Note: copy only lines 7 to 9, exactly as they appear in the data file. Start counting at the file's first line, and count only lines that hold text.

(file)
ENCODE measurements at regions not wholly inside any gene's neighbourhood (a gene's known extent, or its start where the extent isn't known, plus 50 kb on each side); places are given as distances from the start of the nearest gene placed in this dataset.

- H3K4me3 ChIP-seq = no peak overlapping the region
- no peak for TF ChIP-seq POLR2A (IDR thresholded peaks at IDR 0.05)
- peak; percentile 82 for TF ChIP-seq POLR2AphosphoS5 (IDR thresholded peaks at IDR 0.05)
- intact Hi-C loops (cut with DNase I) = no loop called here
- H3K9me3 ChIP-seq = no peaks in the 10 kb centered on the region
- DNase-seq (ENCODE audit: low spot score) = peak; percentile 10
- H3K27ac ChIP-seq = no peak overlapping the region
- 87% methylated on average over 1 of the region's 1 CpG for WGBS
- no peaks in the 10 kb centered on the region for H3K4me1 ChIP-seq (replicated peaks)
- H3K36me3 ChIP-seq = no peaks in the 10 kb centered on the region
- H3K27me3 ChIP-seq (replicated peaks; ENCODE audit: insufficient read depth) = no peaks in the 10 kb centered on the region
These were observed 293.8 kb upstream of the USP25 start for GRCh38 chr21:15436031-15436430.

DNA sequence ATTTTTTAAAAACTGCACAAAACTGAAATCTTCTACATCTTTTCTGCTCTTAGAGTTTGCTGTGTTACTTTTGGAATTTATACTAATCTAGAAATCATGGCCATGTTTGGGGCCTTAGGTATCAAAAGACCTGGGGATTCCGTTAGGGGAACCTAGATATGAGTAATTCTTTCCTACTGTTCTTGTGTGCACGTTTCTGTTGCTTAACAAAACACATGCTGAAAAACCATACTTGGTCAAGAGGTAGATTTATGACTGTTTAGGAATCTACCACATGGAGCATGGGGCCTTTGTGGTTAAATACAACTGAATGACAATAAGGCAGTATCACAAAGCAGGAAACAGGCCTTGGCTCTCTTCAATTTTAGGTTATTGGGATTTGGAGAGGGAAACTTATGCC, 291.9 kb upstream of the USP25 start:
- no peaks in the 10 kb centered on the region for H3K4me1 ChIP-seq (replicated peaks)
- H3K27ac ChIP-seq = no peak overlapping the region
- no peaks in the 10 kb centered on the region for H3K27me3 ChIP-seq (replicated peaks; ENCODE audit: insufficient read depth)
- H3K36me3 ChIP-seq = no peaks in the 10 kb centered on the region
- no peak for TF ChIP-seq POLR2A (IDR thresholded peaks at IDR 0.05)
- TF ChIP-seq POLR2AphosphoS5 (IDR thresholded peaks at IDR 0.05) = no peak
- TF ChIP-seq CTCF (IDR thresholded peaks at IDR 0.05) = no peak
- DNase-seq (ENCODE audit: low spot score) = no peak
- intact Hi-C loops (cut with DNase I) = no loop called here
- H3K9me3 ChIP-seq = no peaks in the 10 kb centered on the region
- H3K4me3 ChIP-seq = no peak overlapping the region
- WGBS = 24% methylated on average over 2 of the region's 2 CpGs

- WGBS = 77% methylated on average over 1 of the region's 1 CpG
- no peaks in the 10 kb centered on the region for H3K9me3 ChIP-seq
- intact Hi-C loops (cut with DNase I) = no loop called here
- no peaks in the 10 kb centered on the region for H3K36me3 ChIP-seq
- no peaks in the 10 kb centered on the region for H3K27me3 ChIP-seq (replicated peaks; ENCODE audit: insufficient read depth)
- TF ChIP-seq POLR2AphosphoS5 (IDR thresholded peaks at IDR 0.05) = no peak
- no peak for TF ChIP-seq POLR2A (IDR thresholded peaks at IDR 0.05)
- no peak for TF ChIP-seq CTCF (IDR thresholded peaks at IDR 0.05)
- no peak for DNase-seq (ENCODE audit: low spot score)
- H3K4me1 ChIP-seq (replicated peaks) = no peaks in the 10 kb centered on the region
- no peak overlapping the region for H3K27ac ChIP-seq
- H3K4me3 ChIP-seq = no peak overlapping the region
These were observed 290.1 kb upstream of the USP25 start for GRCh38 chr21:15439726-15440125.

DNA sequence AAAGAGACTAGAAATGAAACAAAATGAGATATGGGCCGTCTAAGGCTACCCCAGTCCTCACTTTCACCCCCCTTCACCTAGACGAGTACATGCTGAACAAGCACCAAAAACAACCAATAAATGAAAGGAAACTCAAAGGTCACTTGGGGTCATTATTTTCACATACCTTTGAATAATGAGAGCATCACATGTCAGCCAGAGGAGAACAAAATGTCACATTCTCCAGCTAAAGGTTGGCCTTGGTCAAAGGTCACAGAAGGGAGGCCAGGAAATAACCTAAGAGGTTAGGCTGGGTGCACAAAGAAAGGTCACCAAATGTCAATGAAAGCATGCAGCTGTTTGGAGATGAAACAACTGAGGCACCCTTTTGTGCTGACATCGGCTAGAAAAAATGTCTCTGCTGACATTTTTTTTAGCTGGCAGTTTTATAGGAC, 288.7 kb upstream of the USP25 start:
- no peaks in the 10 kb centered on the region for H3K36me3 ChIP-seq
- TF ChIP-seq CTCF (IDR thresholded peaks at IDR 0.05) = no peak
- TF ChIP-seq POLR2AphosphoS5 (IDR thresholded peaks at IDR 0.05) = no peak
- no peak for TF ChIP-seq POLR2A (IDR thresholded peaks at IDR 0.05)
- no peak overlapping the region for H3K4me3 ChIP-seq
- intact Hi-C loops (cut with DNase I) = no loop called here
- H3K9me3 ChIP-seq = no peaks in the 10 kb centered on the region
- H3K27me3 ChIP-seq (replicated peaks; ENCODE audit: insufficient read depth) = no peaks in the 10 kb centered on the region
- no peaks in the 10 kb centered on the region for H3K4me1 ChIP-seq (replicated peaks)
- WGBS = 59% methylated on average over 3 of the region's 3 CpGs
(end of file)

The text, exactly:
- DNase-seq (ENCODE audit: low spot score) = peak; percentile 10
- H3K27ac ChIP-seq = no peak overlapping the region
- 87% methylated on average over 1 of the region's 1 CpG for WGBS